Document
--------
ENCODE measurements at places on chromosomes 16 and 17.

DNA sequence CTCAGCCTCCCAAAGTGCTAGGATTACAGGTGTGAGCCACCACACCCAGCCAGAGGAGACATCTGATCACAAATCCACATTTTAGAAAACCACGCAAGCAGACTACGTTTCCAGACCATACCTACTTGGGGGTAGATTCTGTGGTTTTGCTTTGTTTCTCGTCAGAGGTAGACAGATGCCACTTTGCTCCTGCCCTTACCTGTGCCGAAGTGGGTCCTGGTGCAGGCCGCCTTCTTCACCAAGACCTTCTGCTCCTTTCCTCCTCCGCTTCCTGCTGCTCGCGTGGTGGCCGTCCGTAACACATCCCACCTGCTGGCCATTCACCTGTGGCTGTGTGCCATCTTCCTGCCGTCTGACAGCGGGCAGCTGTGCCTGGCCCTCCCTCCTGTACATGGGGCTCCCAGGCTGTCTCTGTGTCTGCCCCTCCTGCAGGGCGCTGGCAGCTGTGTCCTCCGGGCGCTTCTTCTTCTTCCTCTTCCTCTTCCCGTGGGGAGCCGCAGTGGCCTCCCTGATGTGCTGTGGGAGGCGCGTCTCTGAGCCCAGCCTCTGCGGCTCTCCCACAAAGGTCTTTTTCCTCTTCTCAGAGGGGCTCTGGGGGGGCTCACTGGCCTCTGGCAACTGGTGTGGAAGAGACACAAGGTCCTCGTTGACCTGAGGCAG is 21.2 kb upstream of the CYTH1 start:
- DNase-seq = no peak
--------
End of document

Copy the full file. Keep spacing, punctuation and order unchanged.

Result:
ENCODE measurements at places on chromosomes 16 and 17.

DNA sequence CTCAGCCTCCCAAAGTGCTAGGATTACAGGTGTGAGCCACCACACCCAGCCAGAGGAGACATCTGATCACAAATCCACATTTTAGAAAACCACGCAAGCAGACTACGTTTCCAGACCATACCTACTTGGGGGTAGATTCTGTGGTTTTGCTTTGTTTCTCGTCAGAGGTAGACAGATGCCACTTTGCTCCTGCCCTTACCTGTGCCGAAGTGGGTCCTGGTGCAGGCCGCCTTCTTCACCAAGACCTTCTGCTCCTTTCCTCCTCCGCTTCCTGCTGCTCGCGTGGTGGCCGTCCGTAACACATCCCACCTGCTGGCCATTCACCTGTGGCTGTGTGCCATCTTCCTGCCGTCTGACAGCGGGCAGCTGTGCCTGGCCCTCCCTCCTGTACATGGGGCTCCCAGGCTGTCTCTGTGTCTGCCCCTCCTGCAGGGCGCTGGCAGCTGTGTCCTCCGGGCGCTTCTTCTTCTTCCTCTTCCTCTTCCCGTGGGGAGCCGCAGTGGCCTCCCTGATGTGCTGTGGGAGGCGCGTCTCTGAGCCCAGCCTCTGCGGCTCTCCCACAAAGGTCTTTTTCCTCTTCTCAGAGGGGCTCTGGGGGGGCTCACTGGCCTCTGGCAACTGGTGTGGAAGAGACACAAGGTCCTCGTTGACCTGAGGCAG is 21.2 kb upstream of the CYTH1 start:
- DNase-seq = no peak